- Cultivation of oil palm has surged in Brazil’s northern state of Roraima over the last decade, fueled by an ambitious push towards biofuels.
- While palm oil companies operating in the area claim they do not deforest, critics say they are contributing to a surge in demand for cleared land in this region, driving cattle ranchers, soy farmers and land speculators deeper into the forest.
- As the demand for land increases, incursions near and into Indigenous lands that neighbor palm oil plantations are also on the rise.
- Indigenous rights activists say that in addition to the loss of forest, they’re worried about the pesticides that palm oil plantations are doused with and the runoff from processing mills, which frequently end up in soil and water sources, and that encroaching outsiders may introduce COVID-19 to vulnerable communities.
In a far-flung stretch of the Brazilian Amazon, the dense rainforest is slowly giving way to neat rows of oil palm that stretch for miles. Beyond the plantations, a narrow strip of forest – some of it already razed – separates the plantations from the Waimiri-Atroari Indigenous Territory.
There, in Brazil’s northern state of Roraima, cultivation of oil palm has surged over the last decade, fueled by an ambitious push towards biofuels. Plantations covered some 10,107 hectares across the municipalities of Rorainópolis, São João da Baliza, Caroebe and São Luiz in 2020, according to environmentalists studying the crop’s advance in the region.
But this push towards palm oil is coming at a cost, observers warn. While the industry claims it does not deforest, critics say it is contributing to a surge in demand for cleared land in this region. This is driving cattle ranchers, soy farmers and land speculators deeper into the forest, said Lucas Ferrante, a biologist and researcher with the National Institute for Research in Amazonia (INPA).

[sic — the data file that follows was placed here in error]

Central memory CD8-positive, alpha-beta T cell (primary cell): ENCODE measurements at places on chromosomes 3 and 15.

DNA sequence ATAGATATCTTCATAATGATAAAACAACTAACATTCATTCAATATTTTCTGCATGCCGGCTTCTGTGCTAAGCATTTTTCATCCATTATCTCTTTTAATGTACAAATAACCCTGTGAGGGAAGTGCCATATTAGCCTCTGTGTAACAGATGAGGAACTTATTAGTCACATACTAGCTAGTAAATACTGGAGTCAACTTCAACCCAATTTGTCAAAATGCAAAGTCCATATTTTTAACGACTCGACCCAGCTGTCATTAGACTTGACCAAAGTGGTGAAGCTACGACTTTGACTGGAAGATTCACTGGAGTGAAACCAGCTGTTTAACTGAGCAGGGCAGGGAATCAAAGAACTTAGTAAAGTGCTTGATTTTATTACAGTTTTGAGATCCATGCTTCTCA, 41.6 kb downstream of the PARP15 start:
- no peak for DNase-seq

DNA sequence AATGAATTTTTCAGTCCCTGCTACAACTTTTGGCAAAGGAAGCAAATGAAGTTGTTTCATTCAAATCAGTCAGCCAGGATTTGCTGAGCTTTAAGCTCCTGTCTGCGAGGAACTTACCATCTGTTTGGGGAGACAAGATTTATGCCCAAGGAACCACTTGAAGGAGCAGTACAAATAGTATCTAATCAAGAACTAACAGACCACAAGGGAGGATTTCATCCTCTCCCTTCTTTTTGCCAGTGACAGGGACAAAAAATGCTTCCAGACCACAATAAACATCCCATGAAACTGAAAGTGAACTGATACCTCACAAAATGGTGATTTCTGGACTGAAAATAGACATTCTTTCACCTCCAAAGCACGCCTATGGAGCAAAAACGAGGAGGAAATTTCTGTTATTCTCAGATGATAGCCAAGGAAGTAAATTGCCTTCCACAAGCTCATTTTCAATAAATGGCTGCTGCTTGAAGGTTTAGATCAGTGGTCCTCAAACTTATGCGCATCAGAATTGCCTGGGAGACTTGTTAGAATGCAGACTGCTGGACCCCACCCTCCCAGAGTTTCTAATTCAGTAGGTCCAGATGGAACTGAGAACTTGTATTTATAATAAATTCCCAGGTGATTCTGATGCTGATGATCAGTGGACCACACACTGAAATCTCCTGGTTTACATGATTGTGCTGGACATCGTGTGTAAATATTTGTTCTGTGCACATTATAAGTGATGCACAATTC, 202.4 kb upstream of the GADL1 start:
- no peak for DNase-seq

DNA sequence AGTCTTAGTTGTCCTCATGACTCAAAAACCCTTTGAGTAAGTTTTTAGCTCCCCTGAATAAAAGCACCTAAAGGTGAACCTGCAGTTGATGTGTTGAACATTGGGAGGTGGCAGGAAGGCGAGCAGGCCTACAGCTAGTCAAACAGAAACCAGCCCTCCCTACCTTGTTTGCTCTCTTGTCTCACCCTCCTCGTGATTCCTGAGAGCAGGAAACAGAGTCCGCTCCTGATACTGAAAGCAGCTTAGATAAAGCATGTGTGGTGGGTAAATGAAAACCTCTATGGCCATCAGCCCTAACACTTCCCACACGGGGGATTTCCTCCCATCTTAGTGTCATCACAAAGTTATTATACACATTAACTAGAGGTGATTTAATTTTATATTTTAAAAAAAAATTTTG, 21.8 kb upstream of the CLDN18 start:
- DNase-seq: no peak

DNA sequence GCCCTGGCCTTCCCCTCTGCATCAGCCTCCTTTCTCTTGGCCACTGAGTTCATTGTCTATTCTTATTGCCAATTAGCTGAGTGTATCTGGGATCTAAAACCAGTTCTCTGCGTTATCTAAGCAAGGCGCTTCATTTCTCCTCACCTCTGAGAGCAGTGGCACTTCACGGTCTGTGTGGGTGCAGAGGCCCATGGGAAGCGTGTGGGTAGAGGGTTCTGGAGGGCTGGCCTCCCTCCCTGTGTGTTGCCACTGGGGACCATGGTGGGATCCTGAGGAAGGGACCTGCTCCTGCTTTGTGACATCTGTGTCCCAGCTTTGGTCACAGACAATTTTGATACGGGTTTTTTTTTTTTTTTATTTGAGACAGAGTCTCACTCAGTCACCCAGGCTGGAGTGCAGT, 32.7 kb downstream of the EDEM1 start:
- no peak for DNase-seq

“Those cattle ranchers will earn a huge pile of money from [selling] this land and they will migrate to areas that haven’t been deforested yet,” said Ferrente, who is studying the impacts of palm oil in the Amazon. “And they will start deforesting all over again.”
For years, Roraima’s remote location helped it mostly dodge the rampant deforestation plaguing other Amazon states like Pará and Mato Grosso. Nearly 80% of Roraima’s rainforest is still intact, despite the rapid advance of agriculture and cattle ranching in recent years.
But the pressure on Roraima’s forests is growing. From 2008 to 2020, the state lost 850,000 hectares of tree cover, totaling 4.7% of its forests, according to satellite data from the University of Maryland (UMD) visualized on Global Forest Watch. The deforestation rate jumped 216% in 2019, hitting new heights with 61,700 hectares of forest lost.
In the four municipalities where palm oil is booming, clearing also appears to be surging. Since the start of the year, UMD recorded 46,881 tree cover loss alerts in this region – with 65% of these registered in the week of March 15 (it should be noted that these alerts may reflect canopy loss in tree plantations as well as clearing of natural forest). Deforestation is also now encroaching on nearby Indigenous territories like Waimiri-Atroari, Pirititi and Waiwai, threatening the communities that live there.
“These new crops like palm oil are forming a new cycle of deforestation in the region,” Ferrante said. “So that’s why we can’t dissociate production of biofuels in the Amazon from deforestation.”
Scramble for land
Brazil’s rush to plant oil palm began more than a decade ago, fueled by a federal scheme aimed at expanding sustainable palm oil production in the Amazon and the Brazilian northeast. The idea was that companies would transform degraded areas where cattle once grazed into palm oil plantations, providing small farmers with a sustainable income without the need to encroach on intact forests.
“It was marketed as a really positive thing,” said Paulo Barni, a professor of forest engineering in the State University of Roraima in Rorainópolis. “The discourse of these companies was all about capturing carbon and reversing environmental degradation. It was seen as a part of this new green…